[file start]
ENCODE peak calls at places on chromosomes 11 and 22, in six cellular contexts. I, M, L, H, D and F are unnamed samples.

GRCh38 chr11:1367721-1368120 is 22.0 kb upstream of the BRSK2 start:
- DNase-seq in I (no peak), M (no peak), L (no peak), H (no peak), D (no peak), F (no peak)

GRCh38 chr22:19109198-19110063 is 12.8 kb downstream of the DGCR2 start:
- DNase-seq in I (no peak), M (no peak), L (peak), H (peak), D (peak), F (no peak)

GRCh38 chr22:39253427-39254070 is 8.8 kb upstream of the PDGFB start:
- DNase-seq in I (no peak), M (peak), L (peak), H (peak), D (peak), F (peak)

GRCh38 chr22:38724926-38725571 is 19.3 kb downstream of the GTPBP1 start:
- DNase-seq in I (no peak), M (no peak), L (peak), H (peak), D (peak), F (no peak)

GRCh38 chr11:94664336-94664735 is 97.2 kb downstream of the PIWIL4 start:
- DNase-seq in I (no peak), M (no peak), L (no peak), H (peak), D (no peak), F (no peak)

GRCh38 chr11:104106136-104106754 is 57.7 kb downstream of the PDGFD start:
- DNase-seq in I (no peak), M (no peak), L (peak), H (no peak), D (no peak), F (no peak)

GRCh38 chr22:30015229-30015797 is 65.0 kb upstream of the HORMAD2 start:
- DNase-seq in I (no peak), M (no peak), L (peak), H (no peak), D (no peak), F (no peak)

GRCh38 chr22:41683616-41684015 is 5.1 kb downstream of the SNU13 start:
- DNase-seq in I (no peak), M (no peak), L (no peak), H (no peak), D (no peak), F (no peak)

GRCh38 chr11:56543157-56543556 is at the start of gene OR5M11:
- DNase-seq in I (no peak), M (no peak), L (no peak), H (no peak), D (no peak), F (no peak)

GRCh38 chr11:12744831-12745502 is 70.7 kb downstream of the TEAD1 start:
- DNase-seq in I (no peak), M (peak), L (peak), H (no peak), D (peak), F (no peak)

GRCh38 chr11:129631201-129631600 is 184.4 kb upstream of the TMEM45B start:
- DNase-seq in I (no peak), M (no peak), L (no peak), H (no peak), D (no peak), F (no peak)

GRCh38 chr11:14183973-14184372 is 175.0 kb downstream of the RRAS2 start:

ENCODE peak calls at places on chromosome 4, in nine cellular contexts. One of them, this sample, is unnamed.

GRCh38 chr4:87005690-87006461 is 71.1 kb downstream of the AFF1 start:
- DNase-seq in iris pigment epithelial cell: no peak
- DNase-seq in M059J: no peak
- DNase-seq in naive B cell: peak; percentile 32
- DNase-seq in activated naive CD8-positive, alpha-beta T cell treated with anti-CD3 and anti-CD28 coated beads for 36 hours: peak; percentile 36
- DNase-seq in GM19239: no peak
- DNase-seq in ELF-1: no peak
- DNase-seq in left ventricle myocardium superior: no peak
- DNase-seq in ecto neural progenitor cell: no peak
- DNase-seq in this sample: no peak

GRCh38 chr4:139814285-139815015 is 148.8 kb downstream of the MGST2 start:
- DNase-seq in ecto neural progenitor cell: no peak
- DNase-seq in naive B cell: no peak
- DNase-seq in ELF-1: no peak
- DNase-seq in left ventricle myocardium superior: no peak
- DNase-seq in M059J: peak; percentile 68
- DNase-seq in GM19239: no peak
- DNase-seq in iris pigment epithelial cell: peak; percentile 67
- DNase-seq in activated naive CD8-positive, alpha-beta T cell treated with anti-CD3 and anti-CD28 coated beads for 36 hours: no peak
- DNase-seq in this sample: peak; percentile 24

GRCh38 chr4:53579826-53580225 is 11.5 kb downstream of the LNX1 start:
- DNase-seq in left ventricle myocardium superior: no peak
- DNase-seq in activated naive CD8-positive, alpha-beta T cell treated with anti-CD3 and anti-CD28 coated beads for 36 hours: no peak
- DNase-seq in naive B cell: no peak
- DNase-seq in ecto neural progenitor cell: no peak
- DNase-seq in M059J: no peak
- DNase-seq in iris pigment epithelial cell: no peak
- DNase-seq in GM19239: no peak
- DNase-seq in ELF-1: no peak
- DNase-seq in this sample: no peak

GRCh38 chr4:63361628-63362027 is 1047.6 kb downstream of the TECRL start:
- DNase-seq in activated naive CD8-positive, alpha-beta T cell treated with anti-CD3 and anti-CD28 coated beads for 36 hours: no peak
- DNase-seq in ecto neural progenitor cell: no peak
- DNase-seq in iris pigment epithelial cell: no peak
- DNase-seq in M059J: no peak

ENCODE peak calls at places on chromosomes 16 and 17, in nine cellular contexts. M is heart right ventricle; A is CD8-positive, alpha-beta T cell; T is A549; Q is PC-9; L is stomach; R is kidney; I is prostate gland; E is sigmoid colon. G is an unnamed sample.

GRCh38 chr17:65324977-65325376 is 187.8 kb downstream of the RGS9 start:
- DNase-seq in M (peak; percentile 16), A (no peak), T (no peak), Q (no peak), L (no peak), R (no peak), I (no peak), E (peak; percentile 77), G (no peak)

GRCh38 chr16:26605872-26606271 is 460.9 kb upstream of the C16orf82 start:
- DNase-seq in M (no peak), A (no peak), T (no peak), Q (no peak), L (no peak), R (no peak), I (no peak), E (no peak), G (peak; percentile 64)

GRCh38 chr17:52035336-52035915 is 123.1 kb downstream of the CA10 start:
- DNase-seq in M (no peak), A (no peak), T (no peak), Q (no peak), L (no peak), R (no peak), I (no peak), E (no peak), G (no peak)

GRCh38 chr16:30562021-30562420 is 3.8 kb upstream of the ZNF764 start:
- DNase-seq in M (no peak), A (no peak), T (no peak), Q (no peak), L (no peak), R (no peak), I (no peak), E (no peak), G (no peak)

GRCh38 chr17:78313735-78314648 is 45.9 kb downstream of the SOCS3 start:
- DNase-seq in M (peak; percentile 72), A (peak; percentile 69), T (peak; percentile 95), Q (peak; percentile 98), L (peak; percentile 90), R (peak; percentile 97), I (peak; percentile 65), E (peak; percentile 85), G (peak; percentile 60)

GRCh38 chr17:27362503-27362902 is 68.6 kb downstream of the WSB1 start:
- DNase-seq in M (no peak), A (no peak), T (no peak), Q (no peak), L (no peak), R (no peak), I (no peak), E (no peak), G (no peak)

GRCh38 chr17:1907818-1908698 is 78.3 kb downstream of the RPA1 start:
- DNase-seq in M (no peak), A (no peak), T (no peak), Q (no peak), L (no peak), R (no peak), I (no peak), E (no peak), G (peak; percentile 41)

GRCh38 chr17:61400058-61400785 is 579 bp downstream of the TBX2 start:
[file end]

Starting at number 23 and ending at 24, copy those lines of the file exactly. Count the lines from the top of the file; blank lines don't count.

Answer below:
- DNase-seq in I (no peak), M (no peak), L (no peak), H (no peak), D (no peak), F (no peak)

GRCh38 chr11:14183973-14184372 is 175.0 kb downstream of the RRAS2 start: